MAJURO, Marshall Islands – It is easy to remain detached from the slow-moving reality of global climate change.
Most of the planet remains, at least for now, relatively unscathed by rising tides, severe droughts and increasingly powerful weather events that mark a warming planet. But climate change has arrived – and those living on low-lying Pacific Islands are already dealing with effects like king tides, bleaching coral, graveyards getting washed out to sea.
Compass traveled to the Marshall Islands and captured these snapshots of what it's like to live on the front lines of climate change.
In the vast South Pacific, the Marshall Islands consist of five islands and 29 atolls spread across 357,000 square miles. The majority of the islands’ 70,000 people live here, on the main island of Majuro. At its narrowest point, no more than 50 feet separate the ocean side from the lagoon side. Several floods, which many attribute to the rise in sea levels caused by global warming, have swept across the island this past year.
Nearly 1,000 people from Majuro were rendered homeless during massive flooding last April. The floods, caused by storm surges combined with seasonally high tides (often called king tides) destroyed low-lying houses on the ocean side of the island, like the one seen above.
Even the dead haven't been safe from the rising seas. This community graveyard on Majuro was battered by high tides from October 2014 through February. Witnesses said the incoming tide washed graves out to sea and exposed skeletons, which were also later claimed by the Pacific.
The Marshall Islands’ spectacular but temperature-sensitive coral reefs are another casualty of climate change. An El Nino event of abnormally warm water, combined with a Pacific already warmed by increasing concentrations of carbon dioxide in the atmosphere, caused unprecedented and massive coral bleaching in the Marshall Islands last October.
Some of the coral have recovered, while others have died, leaving nothing but skeletons that eventually collapse under their own weight and crumble to the sea floor.
Marshall Island teenagers, including some who dropped out of high school and college, learn the art of outrigger canoe building and sailing from the nonprofit Waan Aeolon in Majel, set up by Alson Kelen, the former mayor of the Bikini Atoll.
The nonprofit aims to pass on the Marshall Islands' culture while teaching participants practical skills to help gain employment after finishing their education.
The United States relocated the residents of the Bikini Atoll in 1946 to make way for nuclear weapons testing. Many islanders imagined they would return within weeks or months. Instead, the testing continued for 12 years, and the world's first nuclear refugees were moved from atoll to atoll within the Marshall Islands.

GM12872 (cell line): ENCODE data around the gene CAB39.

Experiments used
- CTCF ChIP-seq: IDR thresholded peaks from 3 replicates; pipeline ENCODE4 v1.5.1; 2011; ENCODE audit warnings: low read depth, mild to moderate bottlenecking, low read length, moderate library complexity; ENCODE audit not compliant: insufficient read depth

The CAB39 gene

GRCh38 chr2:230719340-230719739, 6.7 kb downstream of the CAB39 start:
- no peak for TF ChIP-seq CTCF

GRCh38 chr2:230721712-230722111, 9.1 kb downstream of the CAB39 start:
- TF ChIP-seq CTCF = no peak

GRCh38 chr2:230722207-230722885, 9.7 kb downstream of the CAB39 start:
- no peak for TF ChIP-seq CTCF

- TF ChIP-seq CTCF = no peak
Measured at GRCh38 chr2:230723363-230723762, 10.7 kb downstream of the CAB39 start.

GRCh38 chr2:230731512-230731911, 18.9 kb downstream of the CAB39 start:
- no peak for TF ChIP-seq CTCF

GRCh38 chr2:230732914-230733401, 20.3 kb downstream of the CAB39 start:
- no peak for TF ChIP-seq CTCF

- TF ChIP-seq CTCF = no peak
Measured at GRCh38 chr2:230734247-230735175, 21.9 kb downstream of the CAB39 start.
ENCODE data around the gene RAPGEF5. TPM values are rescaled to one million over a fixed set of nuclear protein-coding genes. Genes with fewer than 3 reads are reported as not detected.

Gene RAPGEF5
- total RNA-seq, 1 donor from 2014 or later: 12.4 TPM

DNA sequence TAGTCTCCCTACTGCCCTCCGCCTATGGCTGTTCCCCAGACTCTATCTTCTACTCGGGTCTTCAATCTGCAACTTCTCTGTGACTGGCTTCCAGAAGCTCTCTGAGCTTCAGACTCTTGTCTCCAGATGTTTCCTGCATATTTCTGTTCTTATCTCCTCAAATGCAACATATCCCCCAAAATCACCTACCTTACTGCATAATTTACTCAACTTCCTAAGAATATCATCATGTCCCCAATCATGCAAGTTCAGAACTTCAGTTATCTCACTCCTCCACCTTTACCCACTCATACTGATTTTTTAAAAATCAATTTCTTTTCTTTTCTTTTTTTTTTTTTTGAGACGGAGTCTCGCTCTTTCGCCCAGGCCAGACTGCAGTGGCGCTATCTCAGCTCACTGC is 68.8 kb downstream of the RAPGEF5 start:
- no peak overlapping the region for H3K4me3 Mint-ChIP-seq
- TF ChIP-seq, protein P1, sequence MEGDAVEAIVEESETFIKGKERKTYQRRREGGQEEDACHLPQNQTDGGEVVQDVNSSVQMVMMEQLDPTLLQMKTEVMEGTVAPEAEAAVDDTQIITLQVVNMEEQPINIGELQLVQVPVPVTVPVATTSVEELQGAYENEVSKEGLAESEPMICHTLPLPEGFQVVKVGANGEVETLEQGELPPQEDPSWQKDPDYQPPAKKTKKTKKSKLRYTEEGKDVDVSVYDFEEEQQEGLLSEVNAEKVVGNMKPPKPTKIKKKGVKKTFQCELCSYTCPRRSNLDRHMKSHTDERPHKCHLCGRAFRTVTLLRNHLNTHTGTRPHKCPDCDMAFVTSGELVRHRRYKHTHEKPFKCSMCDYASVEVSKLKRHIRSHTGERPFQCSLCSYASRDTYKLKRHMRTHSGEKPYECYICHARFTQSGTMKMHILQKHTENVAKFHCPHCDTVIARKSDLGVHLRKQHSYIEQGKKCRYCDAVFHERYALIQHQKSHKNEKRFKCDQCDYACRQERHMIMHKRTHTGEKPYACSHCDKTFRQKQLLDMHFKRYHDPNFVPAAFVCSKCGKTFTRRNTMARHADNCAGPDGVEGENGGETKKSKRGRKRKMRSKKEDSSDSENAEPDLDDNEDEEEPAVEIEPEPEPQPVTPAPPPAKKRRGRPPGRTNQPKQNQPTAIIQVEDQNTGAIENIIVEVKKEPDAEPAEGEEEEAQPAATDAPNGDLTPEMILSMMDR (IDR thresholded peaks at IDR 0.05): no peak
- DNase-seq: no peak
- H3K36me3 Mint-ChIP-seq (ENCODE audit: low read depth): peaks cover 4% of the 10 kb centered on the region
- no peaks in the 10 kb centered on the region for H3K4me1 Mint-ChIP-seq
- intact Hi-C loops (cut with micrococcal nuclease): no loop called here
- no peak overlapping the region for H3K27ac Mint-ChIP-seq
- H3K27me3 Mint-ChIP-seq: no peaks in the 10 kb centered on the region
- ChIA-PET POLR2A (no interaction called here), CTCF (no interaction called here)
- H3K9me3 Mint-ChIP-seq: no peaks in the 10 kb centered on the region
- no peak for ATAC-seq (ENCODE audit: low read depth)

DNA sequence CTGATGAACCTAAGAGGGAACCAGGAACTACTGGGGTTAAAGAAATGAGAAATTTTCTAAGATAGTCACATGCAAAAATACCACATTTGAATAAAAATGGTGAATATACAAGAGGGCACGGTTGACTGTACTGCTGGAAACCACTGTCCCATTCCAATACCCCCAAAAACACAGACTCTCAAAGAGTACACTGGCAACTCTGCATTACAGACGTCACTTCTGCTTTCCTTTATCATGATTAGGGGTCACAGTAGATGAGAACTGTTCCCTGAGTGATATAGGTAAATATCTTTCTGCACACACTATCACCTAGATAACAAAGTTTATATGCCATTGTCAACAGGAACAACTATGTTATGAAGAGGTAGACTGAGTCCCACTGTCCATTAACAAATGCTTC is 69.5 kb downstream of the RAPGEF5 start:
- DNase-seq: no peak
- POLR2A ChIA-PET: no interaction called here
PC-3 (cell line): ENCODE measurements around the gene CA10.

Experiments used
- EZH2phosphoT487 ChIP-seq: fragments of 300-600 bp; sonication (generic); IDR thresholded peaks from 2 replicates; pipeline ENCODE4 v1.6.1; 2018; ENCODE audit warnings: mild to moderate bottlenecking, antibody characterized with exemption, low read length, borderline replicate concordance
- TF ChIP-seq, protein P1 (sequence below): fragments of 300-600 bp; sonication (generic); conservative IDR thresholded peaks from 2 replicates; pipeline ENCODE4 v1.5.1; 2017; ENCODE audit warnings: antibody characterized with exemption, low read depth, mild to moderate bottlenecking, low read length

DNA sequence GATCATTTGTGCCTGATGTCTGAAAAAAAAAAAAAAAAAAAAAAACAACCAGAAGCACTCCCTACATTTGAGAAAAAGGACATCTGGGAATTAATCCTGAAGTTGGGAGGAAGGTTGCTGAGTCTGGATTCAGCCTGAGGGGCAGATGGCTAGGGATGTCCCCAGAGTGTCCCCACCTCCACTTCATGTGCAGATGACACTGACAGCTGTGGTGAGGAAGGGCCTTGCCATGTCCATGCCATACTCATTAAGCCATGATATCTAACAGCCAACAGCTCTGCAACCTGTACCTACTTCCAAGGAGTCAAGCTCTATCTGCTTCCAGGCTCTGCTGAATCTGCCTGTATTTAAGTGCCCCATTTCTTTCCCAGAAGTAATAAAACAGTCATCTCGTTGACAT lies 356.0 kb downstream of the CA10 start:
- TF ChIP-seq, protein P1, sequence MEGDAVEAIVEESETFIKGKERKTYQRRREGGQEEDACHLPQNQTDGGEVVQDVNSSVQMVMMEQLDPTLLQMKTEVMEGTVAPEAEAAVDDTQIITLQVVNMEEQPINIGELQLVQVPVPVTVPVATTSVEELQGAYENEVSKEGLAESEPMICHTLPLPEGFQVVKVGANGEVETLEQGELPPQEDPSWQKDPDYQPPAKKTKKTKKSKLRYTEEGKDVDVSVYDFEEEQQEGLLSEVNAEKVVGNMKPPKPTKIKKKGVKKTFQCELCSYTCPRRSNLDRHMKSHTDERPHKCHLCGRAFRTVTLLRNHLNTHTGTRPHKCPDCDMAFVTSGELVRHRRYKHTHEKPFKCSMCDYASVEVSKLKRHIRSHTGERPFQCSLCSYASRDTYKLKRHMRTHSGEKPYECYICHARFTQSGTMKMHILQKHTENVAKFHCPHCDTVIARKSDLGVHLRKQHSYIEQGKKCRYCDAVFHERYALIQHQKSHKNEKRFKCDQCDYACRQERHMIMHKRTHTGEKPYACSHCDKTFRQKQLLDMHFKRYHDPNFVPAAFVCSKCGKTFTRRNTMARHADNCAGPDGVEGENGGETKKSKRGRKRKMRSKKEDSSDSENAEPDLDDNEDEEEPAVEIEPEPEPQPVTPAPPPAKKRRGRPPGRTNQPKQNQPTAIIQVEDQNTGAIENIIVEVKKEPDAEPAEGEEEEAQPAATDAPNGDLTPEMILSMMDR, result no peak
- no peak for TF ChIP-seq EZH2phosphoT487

The majority ended up on the tiny island of Kili, a hostile place with no lagoon and scarce natural resources. Another small group went back to the Bikini Atoll in the early 1970s after President Lyndon B. Johnson deemed it safe to return. They were later moved to the small island of Ejit, next to Majuro, when monitoring of the native population found dangerous levels of radiation in their bodies.
Home to about 300 descendants of the Bikini Atoll evacuees, Ejit Island has been particularly hard hit by the surging tides. This picture was taken in February by the former mayor of the Bikini Atoll government in exile.
Some projections estimate a sea level rise here of nearly two feet by the end of the century – enough to inundate 75 percent of the islands and atolls. But recent flooding and subsequent damage to buildings and crops by seawater suggests many of the atolls could be uninhabitable well before then.
Representatives from the island of Kili, home to 800 descendants of the original Bikini Atoll refugees, have asked the US Department of the Interior to relocate them to the United States. There are already significant Marshall Islands populations in Hawaii, Guam and Arkansas – communities that are likely to receive some of America's first climate change refugees if sea levels continue to rise.
The International Organization for Migration recently opened an office on Majuro to help refugees who have been internally displaced within the Marshall Islands due to extreme weather events like flooding and droughts that have been linked to climate change.
The Marshall Islands’ de facto national poet Kathy Jetnil-Kijiner has become a global voice representing people living in low-lying countries that will be most affected by the rising seas.
Last September, she electrified delegates, including world leaders, at the opening of the UN Climate Summit in New York by reciting her work, "A Poem to my Daughter".
It's hard to grasp just how tenuous life on the Marshall Islands is – unless you see it from above. To show exactly how small the islands are compared to the vast expanses of the rising Pacific, our team captured the aerial image below with a DJI Phantom – a small unmanned quadcopter.